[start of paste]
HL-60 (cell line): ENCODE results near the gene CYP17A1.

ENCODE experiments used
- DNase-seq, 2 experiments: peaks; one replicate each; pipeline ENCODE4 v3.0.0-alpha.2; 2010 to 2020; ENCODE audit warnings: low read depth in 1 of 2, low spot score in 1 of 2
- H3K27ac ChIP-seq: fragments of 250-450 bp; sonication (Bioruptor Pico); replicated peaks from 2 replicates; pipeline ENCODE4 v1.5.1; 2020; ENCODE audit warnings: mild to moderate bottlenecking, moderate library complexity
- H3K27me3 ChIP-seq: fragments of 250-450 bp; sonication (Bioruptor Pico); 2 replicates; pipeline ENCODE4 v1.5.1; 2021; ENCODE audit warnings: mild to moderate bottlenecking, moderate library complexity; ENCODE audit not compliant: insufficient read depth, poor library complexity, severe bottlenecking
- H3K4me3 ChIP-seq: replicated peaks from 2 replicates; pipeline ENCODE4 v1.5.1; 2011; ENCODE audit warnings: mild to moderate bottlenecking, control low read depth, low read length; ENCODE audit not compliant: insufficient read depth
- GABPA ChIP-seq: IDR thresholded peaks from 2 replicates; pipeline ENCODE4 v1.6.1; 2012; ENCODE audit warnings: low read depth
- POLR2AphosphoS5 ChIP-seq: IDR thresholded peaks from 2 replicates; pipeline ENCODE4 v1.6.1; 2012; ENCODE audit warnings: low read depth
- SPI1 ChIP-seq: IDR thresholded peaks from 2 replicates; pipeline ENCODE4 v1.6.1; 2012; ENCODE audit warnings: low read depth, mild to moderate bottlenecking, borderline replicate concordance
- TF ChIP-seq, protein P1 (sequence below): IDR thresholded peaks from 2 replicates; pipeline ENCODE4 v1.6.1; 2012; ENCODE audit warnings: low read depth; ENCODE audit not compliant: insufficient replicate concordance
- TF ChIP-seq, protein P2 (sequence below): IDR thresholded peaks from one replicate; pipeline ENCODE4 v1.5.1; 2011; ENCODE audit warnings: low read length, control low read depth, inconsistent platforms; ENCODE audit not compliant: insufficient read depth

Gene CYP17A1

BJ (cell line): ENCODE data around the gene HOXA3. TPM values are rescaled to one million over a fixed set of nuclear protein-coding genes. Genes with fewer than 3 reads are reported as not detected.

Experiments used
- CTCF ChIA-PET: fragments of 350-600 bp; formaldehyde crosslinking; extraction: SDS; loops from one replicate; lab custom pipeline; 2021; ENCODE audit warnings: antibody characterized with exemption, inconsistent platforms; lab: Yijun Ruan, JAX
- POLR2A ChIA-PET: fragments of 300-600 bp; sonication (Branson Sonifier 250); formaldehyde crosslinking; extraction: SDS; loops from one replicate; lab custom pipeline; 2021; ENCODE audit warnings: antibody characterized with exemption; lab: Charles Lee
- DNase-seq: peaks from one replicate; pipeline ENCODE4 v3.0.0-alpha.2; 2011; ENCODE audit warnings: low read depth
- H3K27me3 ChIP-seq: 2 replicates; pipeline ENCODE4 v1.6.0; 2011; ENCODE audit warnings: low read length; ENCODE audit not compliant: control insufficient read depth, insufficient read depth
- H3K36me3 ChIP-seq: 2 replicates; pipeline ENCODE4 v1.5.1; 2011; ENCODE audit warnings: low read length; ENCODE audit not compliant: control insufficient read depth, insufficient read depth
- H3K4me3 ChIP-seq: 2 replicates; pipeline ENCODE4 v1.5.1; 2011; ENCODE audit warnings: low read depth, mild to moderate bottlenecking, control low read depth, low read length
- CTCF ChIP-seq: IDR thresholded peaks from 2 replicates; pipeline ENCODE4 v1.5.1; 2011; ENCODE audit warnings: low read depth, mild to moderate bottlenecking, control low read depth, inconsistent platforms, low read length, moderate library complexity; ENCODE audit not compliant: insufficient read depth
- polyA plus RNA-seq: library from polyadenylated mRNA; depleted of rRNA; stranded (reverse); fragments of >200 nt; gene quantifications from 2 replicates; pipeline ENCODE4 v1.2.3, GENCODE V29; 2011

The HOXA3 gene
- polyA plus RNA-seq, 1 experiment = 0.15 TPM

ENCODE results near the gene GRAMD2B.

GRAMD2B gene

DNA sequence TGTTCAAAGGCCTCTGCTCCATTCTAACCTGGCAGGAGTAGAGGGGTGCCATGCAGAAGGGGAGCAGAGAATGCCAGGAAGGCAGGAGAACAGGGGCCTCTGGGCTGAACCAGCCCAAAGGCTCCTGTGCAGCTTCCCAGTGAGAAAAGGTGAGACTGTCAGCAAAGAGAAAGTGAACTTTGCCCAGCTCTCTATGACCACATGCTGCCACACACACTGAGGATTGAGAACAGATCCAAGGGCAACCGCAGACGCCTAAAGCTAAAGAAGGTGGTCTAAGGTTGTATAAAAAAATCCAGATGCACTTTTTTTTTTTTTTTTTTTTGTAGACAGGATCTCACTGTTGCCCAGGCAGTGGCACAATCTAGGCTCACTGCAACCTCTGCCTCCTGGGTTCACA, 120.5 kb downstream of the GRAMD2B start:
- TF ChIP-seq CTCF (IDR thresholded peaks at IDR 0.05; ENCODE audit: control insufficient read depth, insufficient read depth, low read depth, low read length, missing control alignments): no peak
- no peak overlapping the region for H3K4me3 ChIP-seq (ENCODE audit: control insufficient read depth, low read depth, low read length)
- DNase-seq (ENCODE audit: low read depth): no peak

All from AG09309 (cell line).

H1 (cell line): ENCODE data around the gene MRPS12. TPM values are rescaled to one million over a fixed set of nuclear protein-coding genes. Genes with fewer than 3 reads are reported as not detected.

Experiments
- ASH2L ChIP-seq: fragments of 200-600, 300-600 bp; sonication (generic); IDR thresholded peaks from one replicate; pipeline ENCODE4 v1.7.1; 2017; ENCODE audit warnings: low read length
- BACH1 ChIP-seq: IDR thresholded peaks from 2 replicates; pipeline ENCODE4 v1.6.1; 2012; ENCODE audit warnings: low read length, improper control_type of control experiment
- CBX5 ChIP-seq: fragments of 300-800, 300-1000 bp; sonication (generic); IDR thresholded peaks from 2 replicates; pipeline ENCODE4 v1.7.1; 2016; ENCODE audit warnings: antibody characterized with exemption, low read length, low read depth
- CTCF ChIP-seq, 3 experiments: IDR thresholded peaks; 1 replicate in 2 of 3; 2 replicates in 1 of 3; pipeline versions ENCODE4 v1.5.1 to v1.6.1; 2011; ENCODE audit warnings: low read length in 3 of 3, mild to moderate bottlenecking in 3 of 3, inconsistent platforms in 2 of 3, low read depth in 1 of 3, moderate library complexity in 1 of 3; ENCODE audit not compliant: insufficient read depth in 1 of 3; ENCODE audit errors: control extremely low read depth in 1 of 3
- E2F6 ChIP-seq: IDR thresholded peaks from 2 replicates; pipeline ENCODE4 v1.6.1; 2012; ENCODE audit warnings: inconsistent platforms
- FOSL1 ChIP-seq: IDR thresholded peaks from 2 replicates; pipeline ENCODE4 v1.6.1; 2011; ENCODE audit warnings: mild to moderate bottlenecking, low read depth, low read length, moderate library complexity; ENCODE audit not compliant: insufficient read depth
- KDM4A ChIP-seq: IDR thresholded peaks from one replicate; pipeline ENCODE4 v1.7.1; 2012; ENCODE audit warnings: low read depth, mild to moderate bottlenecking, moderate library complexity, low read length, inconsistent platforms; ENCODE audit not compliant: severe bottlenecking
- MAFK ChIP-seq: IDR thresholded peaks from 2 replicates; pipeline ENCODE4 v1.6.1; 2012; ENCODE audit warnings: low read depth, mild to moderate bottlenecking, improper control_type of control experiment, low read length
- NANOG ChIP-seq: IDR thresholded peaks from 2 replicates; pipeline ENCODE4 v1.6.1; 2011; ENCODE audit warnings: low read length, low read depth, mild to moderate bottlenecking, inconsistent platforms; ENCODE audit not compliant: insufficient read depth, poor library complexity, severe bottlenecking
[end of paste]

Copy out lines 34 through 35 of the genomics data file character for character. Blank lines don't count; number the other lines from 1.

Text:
- ASH2L ChIP-seq: fragments of 200-600, 300-600 bp; sonication (generic); IDR thresholded peaks from one replicate; pipeline ENCODE4 v1.7.1; 2017; ENCODE audit warnings: low read length
- BACH1 ChIP-seq: IDR thresholded peaks from 2 replicates; pipeline ENCODE4 v1.6.1; 2012; ENCODE audit warnings: low read length, improper control_type of control experiment